It's a minor point, but Arrow's work first appeared in the early 1950s, not the 1960s.
More significant, there are voting systems that ask voters to rate candidates, not rank them, and thereby escape the consequences of Arrow's theorem. These include approval voting, of which I am an advocate, that ask voters simply to approve or not approve of candidates. But range or score voting, and a new system proposed by Balinski and Laraki, majority judgment voting, allow finer ratings, differing on whether they elect the candidate with the highest mean or median rating. Note that ratings are not equivalent to rankings--for example, a voter can rate all except one candidate tops--so Arrow's framework that assumes preference rankings is not applicable to such systems.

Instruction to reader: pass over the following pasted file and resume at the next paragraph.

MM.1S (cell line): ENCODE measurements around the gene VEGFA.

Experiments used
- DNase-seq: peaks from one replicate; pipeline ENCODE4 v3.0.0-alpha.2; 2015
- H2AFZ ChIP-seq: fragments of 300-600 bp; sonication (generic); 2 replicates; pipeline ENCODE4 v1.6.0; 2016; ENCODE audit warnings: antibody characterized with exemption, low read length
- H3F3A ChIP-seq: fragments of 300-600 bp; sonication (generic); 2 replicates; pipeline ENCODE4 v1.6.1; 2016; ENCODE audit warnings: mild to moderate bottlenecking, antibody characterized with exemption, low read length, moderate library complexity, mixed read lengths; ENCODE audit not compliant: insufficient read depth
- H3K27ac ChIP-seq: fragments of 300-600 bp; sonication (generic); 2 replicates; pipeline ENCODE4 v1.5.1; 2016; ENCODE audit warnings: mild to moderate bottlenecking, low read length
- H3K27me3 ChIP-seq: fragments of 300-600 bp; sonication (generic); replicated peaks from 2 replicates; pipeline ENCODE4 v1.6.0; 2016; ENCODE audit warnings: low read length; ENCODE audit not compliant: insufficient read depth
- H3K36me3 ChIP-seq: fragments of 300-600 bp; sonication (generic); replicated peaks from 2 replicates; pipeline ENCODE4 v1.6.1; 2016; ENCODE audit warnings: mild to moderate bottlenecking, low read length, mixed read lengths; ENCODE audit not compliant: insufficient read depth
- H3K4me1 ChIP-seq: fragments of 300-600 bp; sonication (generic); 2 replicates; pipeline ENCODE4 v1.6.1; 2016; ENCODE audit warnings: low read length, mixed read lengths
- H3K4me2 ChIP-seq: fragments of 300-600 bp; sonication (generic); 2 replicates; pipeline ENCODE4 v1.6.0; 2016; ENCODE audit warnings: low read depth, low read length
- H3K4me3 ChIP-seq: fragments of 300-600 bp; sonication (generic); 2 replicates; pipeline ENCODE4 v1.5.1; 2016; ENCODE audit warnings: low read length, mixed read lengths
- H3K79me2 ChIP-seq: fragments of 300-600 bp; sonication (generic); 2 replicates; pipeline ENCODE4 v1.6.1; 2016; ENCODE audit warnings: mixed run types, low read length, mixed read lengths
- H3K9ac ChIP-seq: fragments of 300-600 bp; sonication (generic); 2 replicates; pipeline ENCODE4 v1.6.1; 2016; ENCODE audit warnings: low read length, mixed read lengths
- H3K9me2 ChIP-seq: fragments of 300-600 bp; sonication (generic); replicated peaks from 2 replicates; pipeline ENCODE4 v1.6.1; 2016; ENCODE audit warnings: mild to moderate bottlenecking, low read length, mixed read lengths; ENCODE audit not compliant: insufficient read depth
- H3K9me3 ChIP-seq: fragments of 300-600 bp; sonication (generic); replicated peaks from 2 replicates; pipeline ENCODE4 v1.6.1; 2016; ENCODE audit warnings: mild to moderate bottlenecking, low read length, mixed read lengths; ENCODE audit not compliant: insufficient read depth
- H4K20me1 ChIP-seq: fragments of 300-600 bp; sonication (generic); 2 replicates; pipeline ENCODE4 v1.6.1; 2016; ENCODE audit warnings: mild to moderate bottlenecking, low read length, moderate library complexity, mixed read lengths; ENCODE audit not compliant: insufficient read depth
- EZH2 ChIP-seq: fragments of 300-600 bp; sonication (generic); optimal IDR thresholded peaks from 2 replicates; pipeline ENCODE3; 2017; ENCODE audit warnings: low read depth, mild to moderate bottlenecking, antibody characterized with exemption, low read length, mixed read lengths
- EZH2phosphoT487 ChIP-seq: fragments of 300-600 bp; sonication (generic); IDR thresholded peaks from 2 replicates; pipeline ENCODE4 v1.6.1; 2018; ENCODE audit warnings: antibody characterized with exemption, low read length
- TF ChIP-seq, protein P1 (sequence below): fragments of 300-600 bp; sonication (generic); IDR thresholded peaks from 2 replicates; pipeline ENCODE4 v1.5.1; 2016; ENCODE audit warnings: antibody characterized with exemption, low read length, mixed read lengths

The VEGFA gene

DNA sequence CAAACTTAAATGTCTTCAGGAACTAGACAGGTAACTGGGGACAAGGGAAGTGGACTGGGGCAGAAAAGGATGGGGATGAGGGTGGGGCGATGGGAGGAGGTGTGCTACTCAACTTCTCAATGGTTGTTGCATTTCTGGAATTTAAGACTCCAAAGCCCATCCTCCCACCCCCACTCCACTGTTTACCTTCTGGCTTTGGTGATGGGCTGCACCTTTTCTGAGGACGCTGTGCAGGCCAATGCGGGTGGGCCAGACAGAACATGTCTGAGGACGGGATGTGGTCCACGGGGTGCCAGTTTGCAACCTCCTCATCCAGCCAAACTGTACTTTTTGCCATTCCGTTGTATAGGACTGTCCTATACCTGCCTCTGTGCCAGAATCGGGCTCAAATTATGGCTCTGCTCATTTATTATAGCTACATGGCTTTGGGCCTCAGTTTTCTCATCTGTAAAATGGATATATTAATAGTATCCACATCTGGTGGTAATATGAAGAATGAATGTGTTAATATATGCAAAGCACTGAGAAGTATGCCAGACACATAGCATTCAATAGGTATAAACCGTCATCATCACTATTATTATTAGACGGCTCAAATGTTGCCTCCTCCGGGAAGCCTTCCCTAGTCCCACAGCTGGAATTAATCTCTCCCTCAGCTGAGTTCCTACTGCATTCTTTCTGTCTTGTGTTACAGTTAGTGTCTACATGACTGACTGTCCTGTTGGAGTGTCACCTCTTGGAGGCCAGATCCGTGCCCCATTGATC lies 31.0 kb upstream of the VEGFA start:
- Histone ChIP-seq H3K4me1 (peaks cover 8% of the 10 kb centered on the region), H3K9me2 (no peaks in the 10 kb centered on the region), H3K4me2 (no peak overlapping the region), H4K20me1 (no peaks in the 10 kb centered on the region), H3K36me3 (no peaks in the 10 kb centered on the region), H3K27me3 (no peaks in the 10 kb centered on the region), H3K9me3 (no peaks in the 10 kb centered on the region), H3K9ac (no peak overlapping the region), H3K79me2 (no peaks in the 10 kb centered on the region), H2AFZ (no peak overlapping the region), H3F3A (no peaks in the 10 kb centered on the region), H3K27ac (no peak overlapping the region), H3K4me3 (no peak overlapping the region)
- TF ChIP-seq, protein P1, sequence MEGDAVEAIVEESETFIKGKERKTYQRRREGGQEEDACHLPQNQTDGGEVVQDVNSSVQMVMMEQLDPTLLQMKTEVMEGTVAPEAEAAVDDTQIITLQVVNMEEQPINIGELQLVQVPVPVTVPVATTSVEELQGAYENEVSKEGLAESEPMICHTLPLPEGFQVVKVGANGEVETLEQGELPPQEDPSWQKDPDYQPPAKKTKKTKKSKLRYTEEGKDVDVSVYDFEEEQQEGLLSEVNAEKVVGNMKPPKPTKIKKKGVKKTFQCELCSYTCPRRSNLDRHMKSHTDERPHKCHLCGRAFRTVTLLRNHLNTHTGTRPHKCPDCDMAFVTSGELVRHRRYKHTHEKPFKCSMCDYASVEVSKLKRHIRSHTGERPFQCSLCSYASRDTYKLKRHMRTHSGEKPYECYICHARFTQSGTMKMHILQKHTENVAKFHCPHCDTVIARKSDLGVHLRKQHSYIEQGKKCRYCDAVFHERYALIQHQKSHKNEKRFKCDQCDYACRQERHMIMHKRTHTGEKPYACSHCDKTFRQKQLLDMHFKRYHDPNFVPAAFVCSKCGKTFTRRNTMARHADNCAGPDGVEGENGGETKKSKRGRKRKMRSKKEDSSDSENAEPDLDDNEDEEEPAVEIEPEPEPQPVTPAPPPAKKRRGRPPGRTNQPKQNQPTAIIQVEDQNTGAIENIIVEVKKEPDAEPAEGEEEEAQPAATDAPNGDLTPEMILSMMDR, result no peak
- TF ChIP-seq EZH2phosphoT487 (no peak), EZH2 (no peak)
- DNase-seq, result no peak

Beginning in the 1980s, approval voting was adopted by a number of science and engineering societies in multicandidate elections (i.e., with more than two candidates). Pleasingly, it almost always elects a consensus choice, who is generally a Condorcet winner (a candidate who can beat all other candidates in pairwise contests).
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